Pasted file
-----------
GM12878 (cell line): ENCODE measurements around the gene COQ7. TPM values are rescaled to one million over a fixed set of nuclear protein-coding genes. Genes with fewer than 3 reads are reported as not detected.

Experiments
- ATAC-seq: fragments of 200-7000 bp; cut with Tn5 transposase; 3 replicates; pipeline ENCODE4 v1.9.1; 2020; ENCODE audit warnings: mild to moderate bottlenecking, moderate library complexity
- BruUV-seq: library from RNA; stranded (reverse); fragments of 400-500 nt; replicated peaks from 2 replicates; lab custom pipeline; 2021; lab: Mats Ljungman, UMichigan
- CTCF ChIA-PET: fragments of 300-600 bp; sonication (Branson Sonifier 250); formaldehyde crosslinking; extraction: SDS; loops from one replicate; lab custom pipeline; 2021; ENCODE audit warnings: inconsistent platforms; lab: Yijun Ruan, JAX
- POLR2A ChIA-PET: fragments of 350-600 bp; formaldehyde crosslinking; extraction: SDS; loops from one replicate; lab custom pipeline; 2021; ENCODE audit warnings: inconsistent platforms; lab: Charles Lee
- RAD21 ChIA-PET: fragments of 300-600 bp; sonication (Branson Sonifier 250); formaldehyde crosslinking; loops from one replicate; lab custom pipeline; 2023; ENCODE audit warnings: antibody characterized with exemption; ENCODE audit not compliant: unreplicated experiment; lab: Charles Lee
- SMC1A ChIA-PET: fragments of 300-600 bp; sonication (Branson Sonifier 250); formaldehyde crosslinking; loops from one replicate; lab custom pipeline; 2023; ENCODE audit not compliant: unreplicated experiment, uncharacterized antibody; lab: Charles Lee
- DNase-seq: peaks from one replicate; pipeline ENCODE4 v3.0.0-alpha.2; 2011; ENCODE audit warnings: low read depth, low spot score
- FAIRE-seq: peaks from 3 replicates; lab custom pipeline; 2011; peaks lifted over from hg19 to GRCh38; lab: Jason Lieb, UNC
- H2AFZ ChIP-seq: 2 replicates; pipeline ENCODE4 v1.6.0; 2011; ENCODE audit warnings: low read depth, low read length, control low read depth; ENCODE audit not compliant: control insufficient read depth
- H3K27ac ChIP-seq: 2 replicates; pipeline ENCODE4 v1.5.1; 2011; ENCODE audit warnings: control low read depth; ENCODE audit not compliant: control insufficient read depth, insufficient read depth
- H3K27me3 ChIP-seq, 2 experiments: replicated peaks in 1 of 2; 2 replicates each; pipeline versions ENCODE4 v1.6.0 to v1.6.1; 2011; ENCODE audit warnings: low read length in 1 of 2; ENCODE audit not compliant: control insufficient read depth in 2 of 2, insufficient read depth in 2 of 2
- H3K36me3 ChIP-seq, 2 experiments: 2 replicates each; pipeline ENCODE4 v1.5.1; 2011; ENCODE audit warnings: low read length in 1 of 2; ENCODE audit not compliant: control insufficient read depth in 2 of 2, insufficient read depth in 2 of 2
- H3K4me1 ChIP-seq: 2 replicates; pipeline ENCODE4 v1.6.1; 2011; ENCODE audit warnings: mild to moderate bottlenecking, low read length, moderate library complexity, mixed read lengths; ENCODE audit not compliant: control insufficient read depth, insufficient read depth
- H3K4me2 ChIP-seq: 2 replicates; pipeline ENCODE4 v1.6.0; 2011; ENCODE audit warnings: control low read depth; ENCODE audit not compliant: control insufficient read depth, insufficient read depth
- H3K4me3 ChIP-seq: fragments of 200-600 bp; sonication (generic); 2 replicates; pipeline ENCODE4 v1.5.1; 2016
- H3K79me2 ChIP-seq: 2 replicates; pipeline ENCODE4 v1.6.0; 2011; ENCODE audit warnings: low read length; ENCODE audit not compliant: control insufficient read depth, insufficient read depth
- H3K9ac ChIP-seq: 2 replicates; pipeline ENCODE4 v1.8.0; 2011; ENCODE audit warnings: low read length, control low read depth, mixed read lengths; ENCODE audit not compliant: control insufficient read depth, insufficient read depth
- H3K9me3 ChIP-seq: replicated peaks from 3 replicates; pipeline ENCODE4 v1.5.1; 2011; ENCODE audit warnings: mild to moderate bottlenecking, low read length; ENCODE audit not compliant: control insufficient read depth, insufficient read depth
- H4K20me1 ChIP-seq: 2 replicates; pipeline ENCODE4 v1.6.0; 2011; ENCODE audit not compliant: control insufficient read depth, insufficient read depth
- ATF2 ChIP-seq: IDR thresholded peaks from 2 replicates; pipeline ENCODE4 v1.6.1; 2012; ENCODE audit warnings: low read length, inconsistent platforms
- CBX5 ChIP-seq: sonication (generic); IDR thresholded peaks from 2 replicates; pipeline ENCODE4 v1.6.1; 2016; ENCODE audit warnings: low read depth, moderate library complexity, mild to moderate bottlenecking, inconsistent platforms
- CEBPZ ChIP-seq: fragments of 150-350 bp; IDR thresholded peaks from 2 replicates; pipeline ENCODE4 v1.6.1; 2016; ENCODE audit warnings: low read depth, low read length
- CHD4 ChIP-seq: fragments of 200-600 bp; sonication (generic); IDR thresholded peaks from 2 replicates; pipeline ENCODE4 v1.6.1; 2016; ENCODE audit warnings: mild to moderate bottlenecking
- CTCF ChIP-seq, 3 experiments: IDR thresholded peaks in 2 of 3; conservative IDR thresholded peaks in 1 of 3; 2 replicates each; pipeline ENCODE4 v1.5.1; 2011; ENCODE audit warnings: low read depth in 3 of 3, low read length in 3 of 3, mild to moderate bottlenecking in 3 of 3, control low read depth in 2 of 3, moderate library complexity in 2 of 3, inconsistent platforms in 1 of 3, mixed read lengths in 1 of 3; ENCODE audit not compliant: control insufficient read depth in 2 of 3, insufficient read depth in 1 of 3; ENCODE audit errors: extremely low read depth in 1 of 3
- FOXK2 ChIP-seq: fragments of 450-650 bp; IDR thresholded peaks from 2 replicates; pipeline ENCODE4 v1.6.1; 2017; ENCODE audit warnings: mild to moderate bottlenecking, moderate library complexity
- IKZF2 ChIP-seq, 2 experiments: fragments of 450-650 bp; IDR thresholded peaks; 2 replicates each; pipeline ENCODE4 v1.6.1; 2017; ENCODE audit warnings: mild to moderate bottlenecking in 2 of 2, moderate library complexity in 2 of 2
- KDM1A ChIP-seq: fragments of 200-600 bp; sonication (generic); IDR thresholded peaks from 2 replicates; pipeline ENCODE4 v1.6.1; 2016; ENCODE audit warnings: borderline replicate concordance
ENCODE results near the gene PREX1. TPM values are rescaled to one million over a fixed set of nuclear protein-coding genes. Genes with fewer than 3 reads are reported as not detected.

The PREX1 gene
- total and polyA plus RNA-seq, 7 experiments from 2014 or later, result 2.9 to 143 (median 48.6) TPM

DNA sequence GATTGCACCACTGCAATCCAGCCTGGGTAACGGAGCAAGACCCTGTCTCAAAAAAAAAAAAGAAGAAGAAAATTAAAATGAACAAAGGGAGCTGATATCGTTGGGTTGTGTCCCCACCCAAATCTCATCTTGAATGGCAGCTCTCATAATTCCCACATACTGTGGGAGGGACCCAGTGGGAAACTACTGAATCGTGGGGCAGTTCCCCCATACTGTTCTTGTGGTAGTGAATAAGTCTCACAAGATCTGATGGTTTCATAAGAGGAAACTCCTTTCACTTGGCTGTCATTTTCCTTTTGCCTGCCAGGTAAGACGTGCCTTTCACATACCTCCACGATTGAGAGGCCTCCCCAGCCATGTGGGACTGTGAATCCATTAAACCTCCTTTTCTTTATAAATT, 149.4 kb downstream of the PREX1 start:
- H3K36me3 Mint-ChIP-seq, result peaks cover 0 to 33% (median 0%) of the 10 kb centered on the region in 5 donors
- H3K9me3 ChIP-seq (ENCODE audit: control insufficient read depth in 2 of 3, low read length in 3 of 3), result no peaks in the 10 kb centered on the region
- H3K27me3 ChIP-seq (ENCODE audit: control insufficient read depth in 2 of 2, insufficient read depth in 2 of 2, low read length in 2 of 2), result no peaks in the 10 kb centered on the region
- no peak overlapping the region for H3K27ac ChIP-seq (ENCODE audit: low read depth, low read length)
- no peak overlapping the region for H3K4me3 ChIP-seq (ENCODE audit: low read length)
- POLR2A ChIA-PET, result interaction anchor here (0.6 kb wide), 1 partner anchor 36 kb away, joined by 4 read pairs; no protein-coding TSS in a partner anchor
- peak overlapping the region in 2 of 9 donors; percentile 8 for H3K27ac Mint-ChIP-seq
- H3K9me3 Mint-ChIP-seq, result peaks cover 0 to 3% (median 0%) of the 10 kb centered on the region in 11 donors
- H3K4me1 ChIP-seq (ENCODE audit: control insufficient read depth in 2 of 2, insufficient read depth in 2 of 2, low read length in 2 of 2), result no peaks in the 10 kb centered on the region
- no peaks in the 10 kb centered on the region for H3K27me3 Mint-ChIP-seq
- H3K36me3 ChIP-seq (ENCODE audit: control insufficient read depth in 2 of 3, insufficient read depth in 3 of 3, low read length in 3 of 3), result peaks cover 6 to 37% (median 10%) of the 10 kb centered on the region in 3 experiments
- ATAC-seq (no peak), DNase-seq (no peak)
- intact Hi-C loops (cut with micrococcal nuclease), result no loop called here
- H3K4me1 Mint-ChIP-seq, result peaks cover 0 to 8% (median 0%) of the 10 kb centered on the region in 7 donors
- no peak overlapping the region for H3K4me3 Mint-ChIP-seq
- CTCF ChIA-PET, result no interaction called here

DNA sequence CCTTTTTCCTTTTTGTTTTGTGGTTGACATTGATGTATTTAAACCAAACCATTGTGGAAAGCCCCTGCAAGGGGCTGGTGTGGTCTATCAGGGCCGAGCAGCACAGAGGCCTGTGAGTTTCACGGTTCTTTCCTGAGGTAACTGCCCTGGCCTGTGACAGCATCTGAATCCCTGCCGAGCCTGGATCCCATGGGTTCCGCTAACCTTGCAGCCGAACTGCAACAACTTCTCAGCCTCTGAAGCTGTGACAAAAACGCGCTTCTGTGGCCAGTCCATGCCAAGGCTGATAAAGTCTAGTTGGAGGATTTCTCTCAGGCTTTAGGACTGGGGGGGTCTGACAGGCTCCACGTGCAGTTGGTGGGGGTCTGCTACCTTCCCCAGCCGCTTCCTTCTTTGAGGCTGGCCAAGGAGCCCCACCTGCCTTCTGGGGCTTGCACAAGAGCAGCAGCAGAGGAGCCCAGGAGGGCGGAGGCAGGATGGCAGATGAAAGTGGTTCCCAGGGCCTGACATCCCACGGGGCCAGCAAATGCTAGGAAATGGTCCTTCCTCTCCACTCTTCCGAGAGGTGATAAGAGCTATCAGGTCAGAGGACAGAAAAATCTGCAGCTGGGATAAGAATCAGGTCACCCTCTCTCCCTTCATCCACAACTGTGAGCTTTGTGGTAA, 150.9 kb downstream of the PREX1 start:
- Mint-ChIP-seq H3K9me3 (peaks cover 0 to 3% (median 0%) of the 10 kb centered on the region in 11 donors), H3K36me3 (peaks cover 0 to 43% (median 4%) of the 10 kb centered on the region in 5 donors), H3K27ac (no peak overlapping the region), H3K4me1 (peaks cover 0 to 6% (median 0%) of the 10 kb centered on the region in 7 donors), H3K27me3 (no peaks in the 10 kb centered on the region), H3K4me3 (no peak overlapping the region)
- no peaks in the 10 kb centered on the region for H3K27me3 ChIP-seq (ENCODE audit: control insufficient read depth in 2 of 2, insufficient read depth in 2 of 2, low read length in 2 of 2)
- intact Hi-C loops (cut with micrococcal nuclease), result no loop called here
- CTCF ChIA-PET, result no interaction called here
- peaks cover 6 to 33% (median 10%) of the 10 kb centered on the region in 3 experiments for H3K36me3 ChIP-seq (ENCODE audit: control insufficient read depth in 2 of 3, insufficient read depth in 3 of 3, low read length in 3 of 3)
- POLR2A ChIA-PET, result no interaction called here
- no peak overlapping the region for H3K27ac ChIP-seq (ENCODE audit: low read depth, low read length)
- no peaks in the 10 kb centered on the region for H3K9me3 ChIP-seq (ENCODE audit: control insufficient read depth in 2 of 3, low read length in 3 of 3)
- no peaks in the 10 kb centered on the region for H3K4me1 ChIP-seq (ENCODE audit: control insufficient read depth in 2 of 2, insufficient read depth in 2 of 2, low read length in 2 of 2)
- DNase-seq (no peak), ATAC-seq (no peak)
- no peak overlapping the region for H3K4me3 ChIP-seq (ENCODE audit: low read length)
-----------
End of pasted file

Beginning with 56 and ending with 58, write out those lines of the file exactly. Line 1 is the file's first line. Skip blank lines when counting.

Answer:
- POLR2A ChIA-PET, result no interaction called here
- no peak overlapping the region for H3K27ac ChIP-seq (ENCODE audit: low read depth, low read length)
- no peaks in the 10 kb centered on the region for H3K9me3 ChIP-seq (ENCODE audit: control insufficient read depth in 2 of 3, low read length in 3 of 3)